UT Dentistry Studies the outcome of educating parents and caregivers on the Oral Health of Infants starting at birth.
By Angela Whatley, RN, CCE, CLD
Published in the July 2009 issue of the CAPPA Quarterly.
Did you know that Dental Caries is an infectious disease and is caused by bacterial organisms in the adult mouth? These organisms are called streptococcus mutans and lactobacillus species, they are part of normal flora within saliva. But with poor mouth care they will overgrow and cause carious lesions that lead to cavitations of the dentin (teeth). Babies are not born with this bacteria, it is passed to them.
Like most of our germs and bacteria we innocently pass it on to our children by sharing utensils, toothbrushes, or in this case to the infant by putting utensils, nipples or a pacifier in your mouth, and then the infant’s mouth. Or by letting the infant place hands in your mouth, and then back into its own mouth. The passing of these organisms is preventable, and those in related health care should start educating parents during pregnancy about how they can keep from passing them on to their children. Prevention of passing on these bacteria within the first 6 months of a child’s life will prevent 80% of cavities in his or her lifetime.
It is important that family members have good dental hygiene practices. You can educate parents through childbirth classes, doula services, or during postpartum care. There are 4 major ways we can prevent Early Dental Caries; Nutrition, Cleaning the mouth, Scheduled dental exams, and Fluorides.
1) Nutrition: Carbohydrates break down into sugars. After eating within seconds our PH in the saliva drops and this weakens our teeth and acid starts attacking. It takes 20 minutes if you do nothing for the saliva to neutralize. Normal body defense in neutral saliva will heal itself. You want to limit high sugar diets with snacks and drinks.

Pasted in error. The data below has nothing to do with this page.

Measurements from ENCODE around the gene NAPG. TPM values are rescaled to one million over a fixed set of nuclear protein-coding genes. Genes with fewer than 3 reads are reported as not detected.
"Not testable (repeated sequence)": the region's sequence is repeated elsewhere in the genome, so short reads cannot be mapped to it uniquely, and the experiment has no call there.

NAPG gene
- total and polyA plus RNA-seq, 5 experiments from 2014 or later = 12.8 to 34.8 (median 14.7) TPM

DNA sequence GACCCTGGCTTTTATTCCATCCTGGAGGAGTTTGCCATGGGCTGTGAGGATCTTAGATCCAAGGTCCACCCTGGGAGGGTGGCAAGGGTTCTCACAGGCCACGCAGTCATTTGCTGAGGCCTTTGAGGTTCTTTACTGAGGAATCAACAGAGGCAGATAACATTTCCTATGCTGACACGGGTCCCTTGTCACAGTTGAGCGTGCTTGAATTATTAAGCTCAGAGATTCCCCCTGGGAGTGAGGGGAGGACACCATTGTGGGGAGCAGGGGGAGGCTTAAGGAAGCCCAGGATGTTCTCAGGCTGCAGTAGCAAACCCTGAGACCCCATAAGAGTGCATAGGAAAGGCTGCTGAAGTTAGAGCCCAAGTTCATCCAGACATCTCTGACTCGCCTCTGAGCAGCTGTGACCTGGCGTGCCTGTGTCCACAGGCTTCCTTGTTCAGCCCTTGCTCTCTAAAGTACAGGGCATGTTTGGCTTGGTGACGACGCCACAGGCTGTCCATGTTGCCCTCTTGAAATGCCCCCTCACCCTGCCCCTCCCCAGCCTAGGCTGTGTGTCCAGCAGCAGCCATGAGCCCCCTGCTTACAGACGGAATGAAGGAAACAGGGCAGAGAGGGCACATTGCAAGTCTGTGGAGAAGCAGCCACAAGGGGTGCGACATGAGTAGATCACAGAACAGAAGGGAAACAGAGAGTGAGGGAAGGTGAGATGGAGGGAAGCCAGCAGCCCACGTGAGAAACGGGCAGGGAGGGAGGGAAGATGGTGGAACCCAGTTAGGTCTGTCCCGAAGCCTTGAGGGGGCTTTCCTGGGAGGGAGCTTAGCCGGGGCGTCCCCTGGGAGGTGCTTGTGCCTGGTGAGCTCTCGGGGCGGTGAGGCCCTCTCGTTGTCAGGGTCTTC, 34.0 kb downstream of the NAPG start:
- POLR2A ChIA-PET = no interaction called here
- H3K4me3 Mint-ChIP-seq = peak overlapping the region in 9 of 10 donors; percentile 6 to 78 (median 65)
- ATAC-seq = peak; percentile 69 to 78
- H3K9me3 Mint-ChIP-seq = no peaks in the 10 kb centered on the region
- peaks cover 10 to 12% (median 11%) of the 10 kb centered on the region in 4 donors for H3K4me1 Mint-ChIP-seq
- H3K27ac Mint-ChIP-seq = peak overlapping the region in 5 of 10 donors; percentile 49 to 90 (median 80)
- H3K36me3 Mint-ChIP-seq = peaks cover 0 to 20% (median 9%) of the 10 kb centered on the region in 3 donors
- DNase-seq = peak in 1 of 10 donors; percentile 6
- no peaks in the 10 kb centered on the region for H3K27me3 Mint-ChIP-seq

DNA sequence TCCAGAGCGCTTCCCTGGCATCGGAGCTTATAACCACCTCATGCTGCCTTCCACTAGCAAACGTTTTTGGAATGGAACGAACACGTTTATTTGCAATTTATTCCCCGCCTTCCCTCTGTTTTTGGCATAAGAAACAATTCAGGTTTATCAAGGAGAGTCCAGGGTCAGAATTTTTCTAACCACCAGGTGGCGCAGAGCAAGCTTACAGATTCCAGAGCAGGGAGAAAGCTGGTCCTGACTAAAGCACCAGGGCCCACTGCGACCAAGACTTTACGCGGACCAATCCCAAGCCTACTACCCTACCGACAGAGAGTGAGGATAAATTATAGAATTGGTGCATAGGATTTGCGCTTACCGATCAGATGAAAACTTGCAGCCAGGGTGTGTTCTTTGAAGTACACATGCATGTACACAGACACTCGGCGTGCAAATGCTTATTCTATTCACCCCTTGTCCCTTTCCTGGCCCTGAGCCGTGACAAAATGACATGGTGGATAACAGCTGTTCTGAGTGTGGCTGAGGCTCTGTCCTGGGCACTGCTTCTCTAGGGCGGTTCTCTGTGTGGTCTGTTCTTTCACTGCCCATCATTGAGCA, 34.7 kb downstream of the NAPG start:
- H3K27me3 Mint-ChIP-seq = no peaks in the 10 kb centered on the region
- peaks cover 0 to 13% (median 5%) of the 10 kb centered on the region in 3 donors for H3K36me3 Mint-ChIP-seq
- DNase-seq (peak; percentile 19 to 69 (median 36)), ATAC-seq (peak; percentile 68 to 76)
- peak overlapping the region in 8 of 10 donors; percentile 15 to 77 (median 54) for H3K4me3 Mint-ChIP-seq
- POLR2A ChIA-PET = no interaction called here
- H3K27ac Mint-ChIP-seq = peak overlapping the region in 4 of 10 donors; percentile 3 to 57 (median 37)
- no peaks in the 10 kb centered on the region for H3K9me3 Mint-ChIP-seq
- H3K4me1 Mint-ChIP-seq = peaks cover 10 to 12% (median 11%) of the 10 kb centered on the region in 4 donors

Breastfeeding helps to reduce caries. If parents are bottle-feeding, the only fluids fed to baby should be breast-milk, formula or water; no other drinks should be given to the baby, such as, juices or punch. Give the bottle only at meal time, do not feed ad lib. Do not put the baby to sleep with a bottle; this lets the milk stay in the mouth overnight and causes a constant battle in the flora that can lead to tooth decay when the teeth begin to erupt. A good practice is to drink water after meals, this helps to neutralize the oral flora quicker.
2) Cleaning the mouth before and after teeth eruption begins: Start this early during the first months of life. Clean gums with 2x2 gauze, fingercot or a baby washcloth twice daily; cheeks, gums and tongue should be wiped with water, after each feeding. This routine should continue up to the first molars arrive, between 12-14 months of age. The molars are grooved therefore an object like a broom is needed to sweep them clean; this is the time to introduce a soft bristled toothbrush. And, gentle circular motions should be used to massage the gums, teeth and tongue clean. Dental floss can also be used at this point to clean between adjacent teeth. The brush should be washed and dried after each use. Do not touch the toothbrush to the tube of paste, it will contaminate the tube. And, everyone should have their own tube. Toothbrushes should also not be shared, and the brush should be stored in between each use.